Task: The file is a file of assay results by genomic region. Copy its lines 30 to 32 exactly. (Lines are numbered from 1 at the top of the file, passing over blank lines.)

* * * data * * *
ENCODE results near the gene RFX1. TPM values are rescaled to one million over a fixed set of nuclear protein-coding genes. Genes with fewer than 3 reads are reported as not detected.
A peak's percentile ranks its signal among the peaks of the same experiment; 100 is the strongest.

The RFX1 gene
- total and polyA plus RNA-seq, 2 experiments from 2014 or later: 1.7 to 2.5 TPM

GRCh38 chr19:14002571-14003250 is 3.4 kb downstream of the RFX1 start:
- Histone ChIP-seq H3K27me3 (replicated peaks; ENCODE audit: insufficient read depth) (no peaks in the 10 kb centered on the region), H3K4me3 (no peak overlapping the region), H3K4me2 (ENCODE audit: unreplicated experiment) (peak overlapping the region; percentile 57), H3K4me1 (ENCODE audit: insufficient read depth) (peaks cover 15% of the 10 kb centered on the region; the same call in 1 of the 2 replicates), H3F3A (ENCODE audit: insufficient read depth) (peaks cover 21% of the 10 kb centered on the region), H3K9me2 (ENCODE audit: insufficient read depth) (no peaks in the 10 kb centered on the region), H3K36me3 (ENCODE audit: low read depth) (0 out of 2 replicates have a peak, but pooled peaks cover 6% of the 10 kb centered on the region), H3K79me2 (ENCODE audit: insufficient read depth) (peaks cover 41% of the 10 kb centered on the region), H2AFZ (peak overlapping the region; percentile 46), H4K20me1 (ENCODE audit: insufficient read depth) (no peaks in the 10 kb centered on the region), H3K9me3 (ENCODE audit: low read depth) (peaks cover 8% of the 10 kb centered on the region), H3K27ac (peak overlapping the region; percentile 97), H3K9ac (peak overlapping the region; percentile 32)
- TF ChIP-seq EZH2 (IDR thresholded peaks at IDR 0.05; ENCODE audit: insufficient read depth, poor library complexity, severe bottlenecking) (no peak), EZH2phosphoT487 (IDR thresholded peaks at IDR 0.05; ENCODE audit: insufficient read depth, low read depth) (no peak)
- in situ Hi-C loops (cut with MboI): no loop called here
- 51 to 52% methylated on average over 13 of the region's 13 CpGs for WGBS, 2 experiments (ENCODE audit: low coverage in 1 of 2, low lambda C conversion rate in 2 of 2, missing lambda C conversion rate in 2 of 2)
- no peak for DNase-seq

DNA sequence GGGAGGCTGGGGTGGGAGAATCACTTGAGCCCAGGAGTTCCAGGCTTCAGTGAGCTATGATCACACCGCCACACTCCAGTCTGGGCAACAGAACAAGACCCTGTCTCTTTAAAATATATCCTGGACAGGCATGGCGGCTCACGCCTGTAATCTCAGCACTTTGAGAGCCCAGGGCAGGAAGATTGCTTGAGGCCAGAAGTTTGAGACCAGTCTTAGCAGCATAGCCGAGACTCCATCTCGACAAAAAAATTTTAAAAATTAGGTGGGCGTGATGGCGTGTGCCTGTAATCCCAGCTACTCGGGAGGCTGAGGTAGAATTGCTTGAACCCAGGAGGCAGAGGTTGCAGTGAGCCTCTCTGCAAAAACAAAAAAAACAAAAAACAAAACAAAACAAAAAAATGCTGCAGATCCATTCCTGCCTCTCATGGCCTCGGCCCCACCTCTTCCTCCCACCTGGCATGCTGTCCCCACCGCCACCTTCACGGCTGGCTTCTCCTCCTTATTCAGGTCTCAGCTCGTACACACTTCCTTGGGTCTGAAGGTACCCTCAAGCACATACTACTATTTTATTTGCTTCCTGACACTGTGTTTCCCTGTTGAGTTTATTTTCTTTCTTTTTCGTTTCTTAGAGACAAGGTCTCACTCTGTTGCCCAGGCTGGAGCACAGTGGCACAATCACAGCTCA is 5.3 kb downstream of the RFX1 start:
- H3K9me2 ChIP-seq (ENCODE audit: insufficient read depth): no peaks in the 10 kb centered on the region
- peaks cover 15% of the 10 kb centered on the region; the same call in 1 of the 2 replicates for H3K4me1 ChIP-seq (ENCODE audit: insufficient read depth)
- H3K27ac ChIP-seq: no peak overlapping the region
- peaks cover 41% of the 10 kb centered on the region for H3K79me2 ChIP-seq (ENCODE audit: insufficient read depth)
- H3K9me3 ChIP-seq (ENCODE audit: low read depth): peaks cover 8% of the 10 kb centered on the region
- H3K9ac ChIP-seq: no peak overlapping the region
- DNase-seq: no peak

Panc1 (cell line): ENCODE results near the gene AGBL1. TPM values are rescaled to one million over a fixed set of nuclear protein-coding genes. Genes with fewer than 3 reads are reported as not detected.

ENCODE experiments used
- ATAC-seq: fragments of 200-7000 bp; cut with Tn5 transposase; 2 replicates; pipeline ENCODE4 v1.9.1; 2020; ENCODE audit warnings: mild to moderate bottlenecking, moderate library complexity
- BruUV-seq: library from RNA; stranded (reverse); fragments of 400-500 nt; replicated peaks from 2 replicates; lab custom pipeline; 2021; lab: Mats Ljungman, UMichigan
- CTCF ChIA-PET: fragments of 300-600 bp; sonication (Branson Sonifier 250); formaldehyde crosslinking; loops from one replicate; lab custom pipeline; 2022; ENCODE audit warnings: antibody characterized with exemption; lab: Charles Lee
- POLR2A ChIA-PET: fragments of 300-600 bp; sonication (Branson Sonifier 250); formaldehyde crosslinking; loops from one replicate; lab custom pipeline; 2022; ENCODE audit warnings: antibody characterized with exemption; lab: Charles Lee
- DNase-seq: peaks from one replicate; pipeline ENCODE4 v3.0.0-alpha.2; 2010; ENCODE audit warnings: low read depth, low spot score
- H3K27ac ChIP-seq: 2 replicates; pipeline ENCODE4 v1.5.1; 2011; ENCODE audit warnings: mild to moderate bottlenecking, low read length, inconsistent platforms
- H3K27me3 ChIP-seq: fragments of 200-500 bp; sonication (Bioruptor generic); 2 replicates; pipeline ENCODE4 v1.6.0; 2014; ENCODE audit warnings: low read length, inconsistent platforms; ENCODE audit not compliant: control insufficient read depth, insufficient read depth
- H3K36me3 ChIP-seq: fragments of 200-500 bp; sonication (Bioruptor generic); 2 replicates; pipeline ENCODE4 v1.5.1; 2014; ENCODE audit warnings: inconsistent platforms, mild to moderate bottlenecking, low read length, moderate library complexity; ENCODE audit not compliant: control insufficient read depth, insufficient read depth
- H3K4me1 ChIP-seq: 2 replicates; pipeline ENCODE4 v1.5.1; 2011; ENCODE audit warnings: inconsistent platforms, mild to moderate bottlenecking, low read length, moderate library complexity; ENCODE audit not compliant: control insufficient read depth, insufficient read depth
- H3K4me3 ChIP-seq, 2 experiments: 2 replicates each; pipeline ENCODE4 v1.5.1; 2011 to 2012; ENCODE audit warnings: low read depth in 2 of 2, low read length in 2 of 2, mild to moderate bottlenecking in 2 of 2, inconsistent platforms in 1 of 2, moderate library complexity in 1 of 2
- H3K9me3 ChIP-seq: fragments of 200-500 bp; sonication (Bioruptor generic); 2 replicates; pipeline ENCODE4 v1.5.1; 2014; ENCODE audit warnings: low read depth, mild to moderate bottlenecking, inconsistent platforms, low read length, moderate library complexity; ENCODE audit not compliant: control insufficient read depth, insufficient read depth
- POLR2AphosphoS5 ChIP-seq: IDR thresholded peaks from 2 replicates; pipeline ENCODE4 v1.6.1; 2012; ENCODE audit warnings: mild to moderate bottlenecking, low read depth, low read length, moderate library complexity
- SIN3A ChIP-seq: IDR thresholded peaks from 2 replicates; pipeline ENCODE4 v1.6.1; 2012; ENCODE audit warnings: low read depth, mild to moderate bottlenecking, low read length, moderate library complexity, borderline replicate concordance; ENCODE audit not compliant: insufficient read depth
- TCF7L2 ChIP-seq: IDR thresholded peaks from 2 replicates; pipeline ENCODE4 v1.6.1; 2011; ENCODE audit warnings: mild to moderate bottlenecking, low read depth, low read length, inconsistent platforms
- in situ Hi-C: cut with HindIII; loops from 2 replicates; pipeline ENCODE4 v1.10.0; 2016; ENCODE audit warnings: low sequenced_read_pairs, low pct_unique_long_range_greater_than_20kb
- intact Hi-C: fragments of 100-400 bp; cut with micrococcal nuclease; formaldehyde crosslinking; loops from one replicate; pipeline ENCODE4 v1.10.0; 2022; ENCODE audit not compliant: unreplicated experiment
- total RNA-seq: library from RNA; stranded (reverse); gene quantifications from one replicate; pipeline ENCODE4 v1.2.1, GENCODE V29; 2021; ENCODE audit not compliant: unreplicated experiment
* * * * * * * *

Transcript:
- H3K4me3 ChIP-seq, 2 experiments: 2 replicates each; pipeline ENCODE4 v1.5.1; 2011 to 2012; ENCODE audit warnings: low read depth in 2 of 2, low read length in 2 of 2, mild to moderate bottlenecking in 2 of 2, inconsistent platforms in 1 of 2, moderate library complexity in 1 of 2
- H3K9me3 ChIP-seq: fragments of 200-500 bp; sonication (Bioruptor generic); 2 replicates; pipeline ENCODE4 v1.5.1; 2014; ENCODE audit warnings: low read depth, mild to moderate bottlenecking, inconsistent platforms, low read length, moderate library complexity; ENCODE audit not compliant: control insufficient read depth, insufficient read depth
- POLR2AphosphoS5 ChIP-seq: IDR thresholded peaks from 2 replicates; pipeline ENCODE4 v1.6.1; 2012; ENCODE audit warnings: mild to moderate bottlenecking, low read depth, low read length, moderate library complexity